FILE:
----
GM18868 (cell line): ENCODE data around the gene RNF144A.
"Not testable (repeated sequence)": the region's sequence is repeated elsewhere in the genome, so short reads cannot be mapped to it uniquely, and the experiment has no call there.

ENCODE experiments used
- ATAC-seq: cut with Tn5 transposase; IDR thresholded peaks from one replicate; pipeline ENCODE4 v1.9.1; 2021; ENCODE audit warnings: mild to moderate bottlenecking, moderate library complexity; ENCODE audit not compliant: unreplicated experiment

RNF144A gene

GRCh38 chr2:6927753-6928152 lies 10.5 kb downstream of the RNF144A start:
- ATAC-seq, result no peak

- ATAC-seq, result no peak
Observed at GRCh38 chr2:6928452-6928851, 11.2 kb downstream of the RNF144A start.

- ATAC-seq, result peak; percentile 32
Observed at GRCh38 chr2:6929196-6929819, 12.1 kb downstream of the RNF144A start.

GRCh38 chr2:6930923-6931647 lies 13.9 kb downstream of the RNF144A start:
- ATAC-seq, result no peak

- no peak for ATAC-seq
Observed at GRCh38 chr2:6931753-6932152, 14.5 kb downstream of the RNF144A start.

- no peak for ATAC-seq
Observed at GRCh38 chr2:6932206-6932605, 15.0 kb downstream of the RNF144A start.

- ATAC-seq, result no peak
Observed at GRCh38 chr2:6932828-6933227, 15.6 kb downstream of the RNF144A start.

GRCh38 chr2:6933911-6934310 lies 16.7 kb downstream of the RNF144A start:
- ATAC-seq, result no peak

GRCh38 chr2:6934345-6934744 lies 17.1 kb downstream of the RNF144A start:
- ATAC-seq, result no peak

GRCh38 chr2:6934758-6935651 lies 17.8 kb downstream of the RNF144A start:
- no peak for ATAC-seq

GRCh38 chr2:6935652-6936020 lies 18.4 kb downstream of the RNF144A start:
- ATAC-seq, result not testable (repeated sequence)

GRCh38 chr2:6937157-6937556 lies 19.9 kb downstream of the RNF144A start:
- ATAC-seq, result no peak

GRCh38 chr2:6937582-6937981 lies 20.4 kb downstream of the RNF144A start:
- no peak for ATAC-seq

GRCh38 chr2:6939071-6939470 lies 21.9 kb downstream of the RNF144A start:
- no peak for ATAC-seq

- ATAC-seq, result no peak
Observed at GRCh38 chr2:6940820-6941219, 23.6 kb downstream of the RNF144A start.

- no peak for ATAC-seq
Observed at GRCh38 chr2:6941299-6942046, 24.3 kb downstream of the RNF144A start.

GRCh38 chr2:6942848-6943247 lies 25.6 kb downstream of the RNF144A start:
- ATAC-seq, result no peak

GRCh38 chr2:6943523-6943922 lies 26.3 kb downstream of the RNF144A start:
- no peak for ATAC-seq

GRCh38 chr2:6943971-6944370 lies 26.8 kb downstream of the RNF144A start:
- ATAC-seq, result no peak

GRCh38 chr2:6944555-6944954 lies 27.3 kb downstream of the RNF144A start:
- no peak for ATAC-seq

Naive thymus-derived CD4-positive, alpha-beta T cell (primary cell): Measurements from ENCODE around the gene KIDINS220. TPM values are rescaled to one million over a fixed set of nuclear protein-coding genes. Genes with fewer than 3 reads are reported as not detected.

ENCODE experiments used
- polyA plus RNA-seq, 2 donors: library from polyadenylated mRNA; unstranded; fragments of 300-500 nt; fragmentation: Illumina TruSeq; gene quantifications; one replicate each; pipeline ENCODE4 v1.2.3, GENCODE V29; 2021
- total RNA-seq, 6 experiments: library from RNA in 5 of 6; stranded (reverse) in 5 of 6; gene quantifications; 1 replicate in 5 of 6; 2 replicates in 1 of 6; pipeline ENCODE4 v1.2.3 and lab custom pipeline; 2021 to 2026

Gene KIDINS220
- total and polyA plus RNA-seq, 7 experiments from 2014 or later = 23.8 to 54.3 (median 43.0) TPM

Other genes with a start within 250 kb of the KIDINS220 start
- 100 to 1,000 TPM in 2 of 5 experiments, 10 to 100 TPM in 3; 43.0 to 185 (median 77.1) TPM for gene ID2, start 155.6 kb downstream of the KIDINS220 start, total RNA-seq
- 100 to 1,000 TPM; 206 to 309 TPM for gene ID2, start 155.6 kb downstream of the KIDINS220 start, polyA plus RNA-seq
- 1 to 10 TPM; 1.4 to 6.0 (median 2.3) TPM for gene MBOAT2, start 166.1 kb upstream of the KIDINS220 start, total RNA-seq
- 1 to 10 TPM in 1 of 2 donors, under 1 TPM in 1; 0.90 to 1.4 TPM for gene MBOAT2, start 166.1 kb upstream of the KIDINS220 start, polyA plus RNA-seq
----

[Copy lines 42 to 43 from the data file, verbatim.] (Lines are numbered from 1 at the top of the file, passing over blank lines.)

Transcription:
GRCh38 chr2:6943971-6944370 lies 26.8 kb downstream of the RNF144A start:
- ATAC-seq, result no peak